5 Reasons To Buy Microsoft’s Surface Laptop – Forbes

Microsoft's Surface Laptop

Jay McGregor

Microsoft’s Surface Laptop

I’m still working my way through my full Surface Laptop review, but here’s a teaser: it’s good.

So good, in fact, I’m reasonably certain that Microsoft should’ve started its foray into hardware here, rather than arriving at the Laptop after the more usual Pro and Book. 

In any case, there are a few good reasons to make the Surface Laptop your next computing purchase – and few solid reasons not to. Here are my top 5.

Don’t forget to check out my buying guides for buying Google Home over Amazon’s Alexa and Samsung’s Galaxy S8 over the iPhone 7.

It’s a fine lookin’ piece of kit

There’s an often employed concept in sports called ‘marginal gains’. In essence, athletes – and their coaches – seek to improve their performance by making small, fractional, percentage gains in training in the hope that they cumulatively add up to a dramatic performance improvement.

That’s very much how I see Microsoft’s attitude towards hardware design. Demos and briefings are now dominated by the Microsoft representative drawing my attention towards concealed hinges, speaker position adjustments, rounded off edges, balance and fan positioning.

Individually, this type of tinkering probably isn’t worthy of note. Combined, they produce a laptop that’s perhaps one of the most aesthetically pleasing I’ve ever reviewed. For its first go at a non 2-in-1 computer, Microsoft is knocking on Apple’s door.

Simple stuff like the lid opening without the base moving, or the feedback from the keys that sink in to a Goldilocks depth, make the Surface Laptop a delight to use. 

Where it falls down is the shocking lack of physical connectivity. With only a mini display, Surface dock and USB port to its name, the Laptop is unforgivably disconnected from modern life. Where’s USB-C? Or even a microSD slot?  

Quick off the blocks

A Core i5 and 8GB of RAM, combined with a stripped down OS, means the Surface Laptop boots-up in roughly 20 seconds, which is approaching Chromebook levels. Obviously this is a new computer, so it’s going to be quick either way. But a laptop that’s running Windows, booting up this quickly, is impressive.

Microsoft says that it will remain that fast, no matter how long you’ve had the device, which is thanks to the new Windows 10 S. I haven’t had the device long enough, or will have it long enough to test that properly. But early results are positive.

Battery life

Constant and intermittent use of the Surface Laptop throughout a work day meant I didn’t need to reach for the charger by the time I closed the lid at 7pm. That’s 10 hours of (not constant) use, on medium performance and medium brightness.

Getting through an entire day, and part of the evening, without having to charge is impressive. 10 or so hours, however, is not the 14.5 hours promised. I’d be interested to know how Microsoft reached that figure – presumably by rendering the device near unusable by turning off all useful functionality. Regardless, this is one of the longer lasting devices on the market. 

Speakers and keyboard

The Surface Laptop's keyboard.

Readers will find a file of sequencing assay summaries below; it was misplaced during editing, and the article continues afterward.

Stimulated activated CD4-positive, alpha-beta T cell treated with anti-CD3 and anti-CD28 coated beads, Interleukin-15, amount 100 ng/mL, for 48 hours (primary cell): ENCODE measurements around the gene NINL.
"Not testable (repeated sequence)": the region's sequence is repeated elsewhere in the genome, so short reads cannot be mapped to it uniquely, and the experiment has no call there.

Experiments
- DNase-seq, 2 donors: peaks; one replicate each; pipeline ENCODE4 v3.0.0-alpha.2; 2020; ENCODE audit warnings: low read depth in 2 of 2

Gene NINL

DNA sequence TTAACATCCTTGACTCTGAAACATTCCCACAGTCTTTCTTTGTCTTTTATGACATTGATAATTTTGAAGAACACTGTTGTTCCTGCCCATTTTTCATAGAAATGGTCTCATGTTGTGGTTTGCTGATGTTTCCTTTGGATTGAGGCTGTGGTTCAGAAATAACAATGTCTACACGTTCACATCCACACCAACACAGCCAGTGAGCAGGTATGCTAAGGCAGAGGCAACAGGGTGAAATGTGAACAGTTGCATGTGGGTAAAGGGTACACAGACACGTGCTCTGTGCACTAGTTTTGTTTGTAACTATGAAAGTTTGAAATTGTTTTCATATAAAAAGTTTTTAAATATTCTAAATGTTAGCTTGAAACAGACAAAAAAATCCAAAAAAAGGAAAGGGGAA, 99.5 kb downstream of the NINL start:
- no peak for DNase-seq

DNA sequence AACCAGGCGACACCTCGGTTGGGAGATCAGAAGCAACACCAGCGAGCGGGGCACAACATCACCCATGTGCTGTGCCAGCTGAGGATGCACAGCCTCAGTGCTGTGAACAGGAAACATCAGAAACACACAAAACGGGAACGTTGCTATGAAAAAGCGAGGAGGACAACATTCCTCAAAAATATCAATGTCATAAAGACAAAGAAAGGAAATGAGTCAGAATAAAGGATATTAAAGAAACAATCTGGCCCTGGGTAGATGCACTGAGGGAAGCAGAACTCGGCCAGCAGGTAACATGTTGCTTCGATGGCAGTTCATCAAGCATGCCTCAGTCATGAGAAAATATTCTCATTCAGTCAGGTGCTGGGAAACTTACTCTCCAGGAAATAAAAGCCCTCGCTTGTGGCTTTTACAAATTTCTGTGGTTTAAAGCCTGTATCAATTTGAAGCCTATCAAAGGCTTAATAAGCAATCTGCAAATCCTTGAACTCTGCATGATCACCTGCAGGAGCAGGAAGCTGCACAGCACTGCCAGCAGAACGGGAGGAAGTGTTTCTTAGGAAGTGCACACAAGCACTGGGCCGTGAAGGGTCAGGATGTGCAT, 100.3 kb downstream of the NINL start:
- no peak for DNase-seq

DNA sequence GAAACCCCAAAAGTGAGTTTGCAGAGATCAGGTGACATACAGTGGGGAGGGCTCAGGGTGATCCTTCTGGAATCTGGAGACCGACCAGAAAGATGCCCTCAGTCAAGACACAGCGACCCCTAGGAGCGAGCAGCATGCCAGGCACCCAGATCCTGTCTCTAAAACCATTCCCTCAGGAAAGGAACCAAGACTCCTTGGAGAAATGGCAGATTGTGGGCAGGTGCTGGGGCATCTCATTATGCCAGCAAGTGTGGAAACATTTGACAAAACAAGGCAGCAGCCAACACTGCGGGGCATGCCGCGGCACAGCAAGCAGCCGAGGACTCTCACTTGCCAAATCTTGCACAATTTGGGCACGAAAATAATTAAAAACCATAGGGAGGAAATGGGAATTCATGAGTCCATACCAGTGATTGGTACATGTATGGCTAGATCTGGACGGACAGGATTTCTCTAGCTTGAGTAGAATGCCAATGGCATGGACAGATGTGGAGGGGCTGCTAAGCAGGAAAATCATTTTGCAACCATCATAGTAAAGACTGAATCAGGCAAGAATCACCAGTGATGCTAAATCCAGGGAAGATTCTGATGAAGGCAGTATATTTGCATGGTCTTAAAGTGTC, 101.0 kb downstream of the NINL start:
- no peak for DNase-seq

Jay McGregor

The Surface Laptop’s keyboard.

The Surface Laptop’s keyboard takes a leaf out of the Surface Book’s, um, book. There’s just the right amount of feedback from the keys that are perfectly spaced. The large display also means a large keyboard and trackpad, so there’s space to rest your palms as you type. The Surface Book and Surface Laptop comfortably have the two best keyboards I’ve ever used.

Microsoft has also added a new texture to the experience for those that care about what their palms are resting on: Alcantara. It’s apparently the same material used in car seats, which Microsoft says is waterproof and durable. It’s divided opinion amongst my friends, some saying the rough, fury material looks out of place against the smooth aluminium. I’d have to agree. The Alcantara looks like it could become tatty over time, we’ll have to see.

Another smart keyboard feature is the speakers, which sit underneath the keys. Sound is pumped through the spaces in the keys, which delivers an impressively crisp and loud sound. There’s a clear lack of bass, but then that’s the case with most laptop speakers.  

All-rounder

What Microsoft has built here is the all-rounder device its Surface range has desperately needed. The Surface Book is a hugely expensive powerhouse for power-users. The Surface Pro is more tablet than laptop.

But the Surface Laptop is the laptop Microsoft should’ve started off with. It ticks most boxes in design, performance and battery life without having an annoying or unnecessary USP like the other two. It’s just a good, bog-standard laptop. Which, in the Windows laptop market, is painfully needed.

Things to consider

With that said, there are some glaring issues that need to be considered if you’re ogling the Surface Laptop as your next purchase.

Chief amongst them is price. The entry level model costs an eye watering $999. For a laptop with fairly average specifications, that’s aimed at people who want to watch Netflix and type words on occasion, that’s a lot of money.

Particularly when you consider that you’re getting Windows 10 S with the device, not Windows 10. Windows 10 S is a streamlined, heavily restricted version of Windows. What that means is you can only download software from the Microsoft store, not from the web. That means no Steam games and no Chrome browser. You can, however, upgrade to full Windows 10 for free (until October this year, after then it will cost) but you won’t be able to go back to 10 S after. A permanent upgrade might mean you’ll lose some performance.

Jay McGregor is the editor-in-chief of the YouTube channel, Point. He also reports for The Guardian, TechRadar, BBC Radio and others. Follow on Facebook https://www.facebook.com/PointReport

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